By Sonja Smith | 20 May 2022

IT WASN’T until high school that Celvia Shivolo realised she was different.
Of course, she’d always been different. Her parents and four siblings were all of average height. She was the only one with dwarfism.

She’d just never felt so alone as after she moved with her father to Oshakati for school.

There, her fellow pupils at her new school started laughing at her.
“I don’t know whether it was the first time they saw a short person like me, but they started laughing at me,” Shivolo said. “When I told my aunty, she told me to forget about it.”

Then the name calling started. Some called her ‘jubbie’. The Aawambo called her eyungu, meaning a short person with a big head.
“They said that it was stupid of my mother to give birth to me this way,” she said.

As an adult, life hasn’t gotten easier.

“Even now at work, they make fun of me, and they stare at me. I don’t have friends. If I’m at home or at work, I keep myself occupied by listening to the radio,” Shivolo said.

Shivolo (30) works as a petrol attendant at a station in Windhoek’s Greenwell Matongo area.

She has a six-year-old daughter, who’s growing to average height.
As much love as she has for her child, finding romantic love for herself has been tough.

“When it comes to companionship, for me it is very difficult to find a person who can love me honestly. I have gone through disappointments,” Shivolo said.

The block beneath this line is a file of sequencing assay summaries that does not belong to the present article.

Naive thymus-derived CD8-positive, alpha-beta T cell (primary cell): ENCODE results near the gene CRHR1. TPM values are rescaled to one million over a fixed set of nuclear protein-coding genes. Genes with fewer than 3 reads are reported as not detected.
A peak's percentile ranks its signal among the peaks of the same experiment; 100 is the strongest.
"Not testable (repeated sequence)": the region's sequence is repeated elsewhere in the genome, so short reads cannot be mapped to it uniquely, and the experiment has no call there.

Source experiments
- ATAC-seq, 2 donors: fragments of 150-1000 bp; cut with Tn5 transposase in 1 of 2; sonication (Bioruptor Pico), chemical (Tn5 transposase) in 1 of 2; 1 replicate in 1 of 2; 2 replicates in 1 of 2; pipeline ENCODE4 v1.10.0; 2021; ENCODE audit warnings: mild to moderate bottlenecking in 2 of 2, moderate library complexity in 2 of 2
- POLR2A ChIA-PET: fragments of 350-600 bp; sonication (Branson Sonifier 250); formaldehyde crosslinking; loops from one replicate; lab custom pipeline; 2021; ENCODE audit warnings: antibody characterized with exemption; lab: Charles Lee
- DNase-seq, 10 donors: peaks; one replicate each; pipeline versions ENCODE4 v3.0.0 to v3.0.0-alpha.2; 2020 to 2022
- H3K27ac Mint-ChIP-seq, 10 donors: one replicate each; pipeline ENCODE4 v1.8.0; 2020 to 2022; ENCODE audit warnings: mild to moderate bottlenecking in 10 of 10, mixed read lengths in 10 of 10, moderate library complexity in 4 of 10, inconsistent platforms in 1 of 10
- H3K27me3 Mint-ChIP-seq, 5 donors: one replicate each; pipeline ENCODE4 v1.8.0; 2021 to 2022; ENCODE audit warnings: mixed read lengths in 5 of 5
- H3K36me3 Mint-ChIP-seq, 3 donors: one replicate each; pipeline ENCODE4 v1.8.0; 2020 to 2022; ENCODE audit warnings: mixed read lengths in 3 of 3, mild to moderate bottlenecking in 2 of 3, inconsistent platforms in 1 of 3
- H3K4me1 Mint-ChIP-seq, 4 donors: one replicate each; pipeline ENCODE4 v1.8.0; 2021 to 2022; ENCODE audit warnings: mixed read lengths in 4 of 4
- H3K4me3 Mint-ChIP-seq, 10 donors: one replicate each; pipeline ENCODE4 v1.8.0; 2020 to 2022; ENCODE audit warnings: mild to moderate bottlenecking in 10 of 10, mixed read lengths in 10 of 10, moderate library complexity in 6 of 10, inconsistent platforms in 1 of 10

“People come and they just want to take you for a ride, and others only want to sleep with you.”


Yet, she firmly believes that God created her this way, and that there are people born with even worse conditions.

“God created me this way. I cannot change it. People without children also laugh at me, not knowing that this can happen to them too,” Shivolo said.
Being a petrol attendant is not what she hoped for her life.

She always wanted to be an office administrator, but that dream was shattered when she failed Grade 10.

The current job market is also harsh on her. She receives a monthly grant of N$1 300 from the government, but one day, she hopes to start her own business.

“What keeps me going and strong is prayers.”


Shivolo’s story is not isolated.

Rovisa Petrus is also among the 652 000 people living with dwarfism globally. Like Shivolo, school was a nightmare of relentless bullying for Petrus.

“In school people were different towards me. Some did not want to sit next to me. Others called me names like shorty or big head. At times they would take my clothes and throw them away because I was the only one looking like this,” Petrus said.

At 24, Petrus has two children. Her firstborn is average, but her second has dwarfism.

“I still face the same treatment from society today. People stare at me like I’ve committed a crime. My other child is taller, only this one is like me,” Petrus said pointing to her son.

“Until society changes, it will not be easy for him to adapt in school because people will just look at him the same way they did to me.”


Petrus was raised by her aunt, who worked as a pastor. Due to her job, they moved a lot.